Their matchmaker, Hugh Farrior, who's her cousin and his wingman, introduced them three years ago at Farrior's birthday party at the Tampa Yacht Club.

The following week, he insisted they come with him to the annual Celebrate Sinatra cocktail party at Palma Ceia Golf and Country Club, which happens again Saturday. Cornelius was in Sarasota for an Athena Society retreat when he called.

"He flew down in his six-seater plane to pick me up," she said. "We swung by my house so I could get dressed and went to dinner at SideBern's, then on to the party."

The relationship took off from there. Both are products of old Tampa families. His grandparents, Penn and Lillian Stephens Dawson, were the third king and queen of Gasparilla, in 1906. Her grandparents, Lera and J. Rex Farrior Sr., were prominent in law and the Junior League.

While dating, the duo enjoyed fishing in the Keys, shooting at the Farrior ranch in Ocala and skiing in Park City, Utah. They celebrated holidays with his brother, Penn Dawson III, and her parents, Joe Cornelius and Finley Farrior Cornelius, of Akron, Ohio.

Everything was great until Cornelius, driving to a colleague's wedding, wanted wedding bells of her own. She gave him two weeks to commit, unaware that an ultimatum was the kiss of death.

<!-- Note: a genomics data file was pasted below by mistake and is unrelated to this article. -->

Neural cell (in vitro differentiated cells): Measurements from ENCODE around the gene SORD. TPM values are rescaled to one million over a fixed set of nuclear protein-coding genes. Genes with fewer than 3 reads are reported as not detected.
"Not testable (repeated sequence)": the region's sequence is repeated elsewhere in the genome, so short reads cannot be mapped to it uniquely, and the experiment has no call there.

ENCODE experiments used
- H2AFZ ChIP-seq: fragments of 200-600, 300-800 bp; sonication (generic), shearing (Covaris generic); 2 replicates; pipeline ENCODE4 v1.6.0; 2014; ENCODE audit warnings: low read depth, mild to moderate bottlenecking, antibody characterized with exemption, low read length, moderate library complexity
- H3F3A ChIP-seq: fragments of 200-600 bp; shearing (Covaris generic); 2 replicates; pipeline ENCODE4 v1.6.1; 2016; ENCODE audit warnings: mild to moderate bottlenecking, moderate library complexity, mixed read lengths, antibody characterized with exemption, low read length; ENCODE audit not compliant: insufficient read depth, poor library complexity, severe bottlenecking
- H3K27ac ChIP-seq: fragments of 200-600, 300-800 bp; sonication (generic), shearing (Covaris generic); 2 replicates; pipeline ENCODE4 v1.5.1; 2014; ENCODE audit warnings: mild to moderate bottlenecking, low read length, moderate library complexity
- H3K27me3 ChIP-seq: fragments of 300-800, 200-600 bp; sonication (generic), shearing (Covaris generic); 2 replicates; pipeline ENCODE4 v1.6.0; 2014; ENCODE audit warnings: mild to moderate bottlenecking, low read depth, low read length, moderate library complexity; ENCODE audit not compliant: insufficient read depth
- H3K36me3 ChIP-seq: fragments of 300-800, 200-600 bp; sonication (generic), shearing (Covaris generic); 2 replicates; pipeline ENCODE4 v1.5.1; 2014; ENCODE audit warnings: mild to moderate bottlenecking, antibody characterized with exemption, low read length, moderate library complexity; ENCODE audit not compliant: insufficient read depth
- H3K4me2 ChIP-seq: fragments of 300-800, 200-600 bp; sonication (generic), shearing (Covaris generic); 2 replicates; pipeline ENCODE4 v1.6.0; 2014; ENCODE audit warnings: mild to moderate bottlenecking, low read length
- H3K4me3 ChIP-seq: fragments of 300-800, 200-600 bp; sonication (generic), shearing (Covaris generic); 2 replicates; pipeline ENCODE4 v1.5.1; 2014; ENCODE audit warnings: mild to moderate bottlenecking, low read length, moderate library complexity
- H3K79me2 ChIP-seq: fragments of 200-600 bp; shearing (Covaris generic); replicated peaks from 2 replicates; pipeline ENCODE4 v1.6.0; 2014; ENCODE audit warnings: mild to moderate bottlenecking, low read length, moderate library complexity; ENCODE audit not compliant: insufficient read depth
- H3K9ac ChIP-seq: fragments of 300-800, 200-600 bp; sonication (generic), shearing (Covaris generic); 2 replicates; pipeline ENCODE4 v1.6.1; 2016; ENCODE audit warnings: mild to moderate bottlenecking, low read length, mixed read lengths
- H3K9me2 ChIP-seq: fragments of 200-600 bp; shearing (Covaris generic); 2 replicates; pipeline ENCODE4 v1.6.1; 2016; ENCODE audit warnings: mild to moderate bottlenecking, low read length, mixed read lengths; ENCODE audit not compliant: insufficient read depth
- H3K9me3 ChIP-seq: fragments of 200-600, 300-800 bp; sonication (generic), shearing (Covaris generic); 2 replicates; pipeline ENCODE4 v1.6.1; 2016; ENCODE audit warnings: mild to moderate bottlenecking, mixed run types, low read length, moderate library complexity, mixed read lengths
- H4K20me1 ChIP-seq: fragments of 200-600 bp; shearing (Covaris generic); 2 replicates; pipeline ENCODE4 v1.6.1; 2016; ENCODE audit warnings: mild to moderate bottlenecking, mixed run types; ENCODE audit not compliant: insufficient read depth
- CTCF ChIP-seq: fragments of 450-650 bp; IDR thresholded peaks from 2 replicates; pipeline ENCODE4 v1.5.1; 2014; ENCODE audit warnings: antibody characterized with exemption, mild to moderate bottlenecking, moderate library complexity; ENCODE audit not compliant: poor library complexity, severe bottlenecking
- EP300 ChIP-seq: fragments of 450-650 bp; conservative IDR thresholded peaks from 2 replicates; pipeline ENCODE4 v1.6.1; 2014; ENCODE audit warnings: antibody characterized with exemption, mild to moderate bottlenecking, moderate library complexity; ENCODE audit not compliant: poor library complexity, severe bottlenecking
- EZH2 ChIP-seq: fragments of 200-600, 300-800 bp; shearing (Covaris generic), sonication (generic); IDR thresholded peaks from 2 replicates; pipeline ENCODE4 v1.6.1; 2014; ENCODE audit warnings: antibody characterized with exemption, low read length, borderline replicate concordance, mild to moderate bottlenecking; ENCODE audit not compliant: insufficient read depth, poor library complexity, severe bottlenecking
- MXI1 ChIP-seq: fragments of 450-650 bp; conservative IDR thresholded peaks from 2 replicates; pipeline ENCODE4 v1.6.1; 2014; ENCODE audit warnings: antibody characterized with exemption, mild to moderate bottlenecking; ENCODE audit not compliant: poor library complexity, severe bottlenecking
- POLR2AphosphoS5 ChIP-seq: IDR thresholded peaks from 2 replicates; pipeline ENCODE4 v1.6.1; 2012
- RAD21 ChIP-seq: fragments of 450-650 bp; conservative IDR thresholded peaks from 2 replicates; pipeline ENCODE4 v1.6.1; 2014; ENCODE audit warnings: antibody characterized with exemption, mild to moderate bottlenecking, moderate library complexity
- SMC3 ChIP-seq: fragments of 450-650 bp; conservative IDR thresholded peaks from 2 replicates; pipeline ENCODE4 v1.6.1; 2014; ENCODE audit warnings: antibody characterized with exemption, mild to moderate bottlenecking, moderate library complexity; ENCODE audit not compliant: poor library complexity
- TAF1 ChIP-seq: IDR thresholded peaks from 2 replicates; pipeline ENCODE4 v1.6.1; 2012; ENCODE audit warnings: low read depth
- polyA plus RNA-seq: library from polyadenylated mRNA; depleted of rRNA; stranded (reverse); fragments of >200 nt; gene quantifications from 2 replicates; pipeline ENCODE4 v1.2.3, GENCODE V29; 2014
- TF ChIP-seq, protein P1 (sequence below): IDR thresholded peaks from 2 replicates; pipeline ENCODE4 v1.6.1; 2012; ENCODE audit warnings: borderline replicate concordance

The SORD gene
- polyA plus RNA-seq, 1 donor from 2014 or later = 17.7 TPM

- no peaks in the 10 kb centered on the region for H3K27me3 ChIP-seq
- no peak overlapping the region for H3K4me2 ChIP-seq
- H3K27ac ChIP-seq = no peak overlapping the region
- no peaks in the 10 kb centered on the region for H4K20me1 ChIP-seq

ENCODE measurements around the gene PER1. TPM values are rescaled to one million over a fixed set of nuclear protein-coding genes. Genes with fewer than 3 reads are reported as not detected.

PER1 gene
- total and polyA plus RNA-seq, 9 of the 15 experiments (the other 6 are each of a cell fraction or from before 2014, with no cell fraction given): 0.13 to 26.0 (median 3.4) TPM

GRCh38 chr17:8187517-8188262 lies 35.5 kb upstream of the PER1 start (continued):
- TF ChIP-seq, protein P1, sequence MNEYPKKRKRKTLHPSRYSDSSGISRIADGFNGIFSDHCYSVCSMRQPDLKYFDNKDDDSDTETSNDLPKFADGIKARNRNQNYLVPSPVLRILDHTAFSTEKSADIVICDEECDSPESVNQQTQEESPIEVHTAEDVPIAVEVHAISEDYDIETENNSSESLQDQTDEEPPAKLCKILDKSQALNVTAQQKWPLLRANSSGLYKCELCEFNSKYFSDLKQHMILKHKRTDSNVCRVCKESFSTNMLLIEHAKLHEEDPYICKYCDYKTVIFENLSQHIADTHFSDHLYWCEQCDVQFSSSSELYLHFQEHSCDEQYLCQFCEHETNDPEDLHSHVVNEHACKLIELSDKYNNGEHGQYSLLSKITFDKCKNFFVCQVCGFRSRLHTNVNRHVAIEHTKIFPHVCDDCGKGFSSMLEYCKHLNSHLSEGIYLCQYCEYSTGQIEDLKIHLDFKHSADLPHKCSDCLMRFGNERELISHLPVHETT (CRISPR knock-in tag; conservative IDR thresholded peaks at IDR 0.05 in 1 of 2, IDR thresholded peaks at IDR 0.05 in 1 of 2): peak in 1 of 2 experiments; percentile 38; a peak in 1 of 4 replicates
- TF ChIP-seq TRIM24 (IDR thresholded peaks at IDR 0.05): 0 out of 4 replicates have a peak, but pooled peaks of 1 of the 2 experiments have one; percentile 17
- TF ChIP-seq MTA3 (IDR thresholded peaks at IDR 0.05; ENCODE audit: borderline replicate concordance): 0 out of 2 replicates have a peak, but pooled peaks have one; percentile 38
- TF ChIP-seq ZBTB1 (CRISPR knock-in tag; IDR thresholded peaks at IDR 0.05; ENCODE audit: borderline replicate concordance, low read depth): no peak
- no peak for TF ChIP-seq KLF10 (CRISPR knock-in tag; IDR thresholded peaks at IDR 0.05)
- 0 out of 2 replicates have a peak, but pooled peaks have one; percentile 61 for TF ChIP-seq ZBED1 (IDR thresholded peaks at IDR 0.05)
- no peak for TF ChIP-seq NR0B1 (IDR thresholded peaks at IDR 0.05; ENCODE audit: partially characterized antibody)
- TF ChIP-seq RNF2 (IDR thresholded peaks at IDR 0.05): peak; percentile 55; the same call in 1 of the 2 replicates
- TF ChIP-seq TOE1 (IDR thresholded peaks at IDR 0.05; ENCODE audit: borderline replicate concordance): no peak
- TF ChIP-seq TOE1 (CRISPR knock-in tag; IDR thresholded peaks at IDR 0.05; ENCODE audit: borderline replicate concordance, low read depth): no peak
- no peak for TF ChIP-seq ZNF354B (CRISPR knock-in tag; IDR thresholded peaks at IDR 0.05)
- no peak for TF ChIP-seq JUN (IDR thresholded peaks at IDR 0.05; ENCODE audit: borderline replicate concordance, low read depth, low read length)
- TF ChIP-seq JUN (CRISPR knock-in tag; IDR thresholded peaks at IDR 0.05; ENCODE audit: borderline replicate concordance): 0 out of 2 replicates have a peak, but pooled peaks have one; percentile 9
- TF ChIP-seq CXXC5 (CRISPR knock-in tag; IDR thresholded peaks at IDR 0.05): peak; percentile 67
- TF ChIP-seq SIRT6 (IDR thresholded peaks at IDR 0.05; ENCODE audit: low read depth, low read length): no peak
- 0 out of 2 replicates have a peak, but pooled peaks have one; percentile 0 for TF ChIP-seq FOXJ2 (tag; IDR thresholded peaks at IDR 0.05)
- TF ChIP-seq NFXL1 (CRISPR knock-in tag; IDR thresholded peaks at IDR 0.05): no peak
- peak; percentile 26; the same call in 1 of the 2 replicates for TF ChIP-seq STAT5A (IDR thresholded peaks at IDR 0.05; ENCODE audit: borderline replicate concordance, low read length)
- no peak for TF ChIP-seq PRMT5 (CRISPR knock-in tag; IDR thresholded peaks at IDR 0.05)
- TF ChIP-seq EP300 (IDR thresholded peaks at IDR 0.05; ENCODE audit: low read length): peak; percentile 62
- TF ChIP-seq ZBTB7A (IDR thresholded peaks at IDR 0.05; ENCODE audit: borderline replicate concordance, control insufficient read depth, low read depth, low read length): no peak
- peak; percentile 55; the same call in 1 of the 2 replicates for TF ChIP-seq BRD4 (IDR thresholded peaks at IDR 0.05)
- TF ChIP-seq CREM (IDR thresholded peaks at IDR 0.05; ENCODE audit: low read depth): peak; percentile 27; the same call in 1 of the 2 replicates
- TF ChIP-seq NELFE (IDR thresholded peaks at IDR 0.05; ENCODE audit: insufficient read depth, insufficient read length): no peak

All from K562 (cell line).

Dawson took a year. "I just wasn't ready to settle down," he said.

Then, finally, he called her.

"I've been looking through some pictures of us," Dawson said on her answering machine. "They made me laugh."

She knew he was referring to the photos she doctored on the computer to give them both blue eyes. At Farrior's urging, she finally called back. Detecting a new tone, she invited him to dinner. Takeout lasagna from Caffe Paradiso.

In her kitchen that night, Dawson was direct: "I want to marry you. I want you to be the mother of my children."

"That got my attention," she said.

A few weeks later, early December 2005, he brought up the subject again.

"The ball's in your court," Dawson said.

"Do you have a ring?"' she shot back.

They drove straight to his house in Clearwater, where he had hidden his grandmother's diamond ring. On bended knee, he asked her to be his wife.

"I missed her," he said. "I realized life was kind of miserable without her."

The couple wed June 24 at Sacred Heart Catholic Church in downtown Tampa, on what would have been the 47th anniversary of his parents, Patty and the late William Penn Dawson Jr. A reception followed for 300 guests at the Tampa Yacht Club. The next day, they boarded a Windstar cruise to the Grecian Isles.

Now, if they could just decide where to live.

"All the options are open, and any decision is a good one," Cornelius said.

"Not the worst problem to have," added her husband.

Know of an interesting wedding story to share? Let me know at or call 813 226-3332.

[Last modified July 26, 2006, 10:53:46]

Share your thoughts on this story

[an error occurred while processing this directive]
Subscribe to the Times
Click here for daily delivery
of the St. Petersburg Times.

Email Newsletters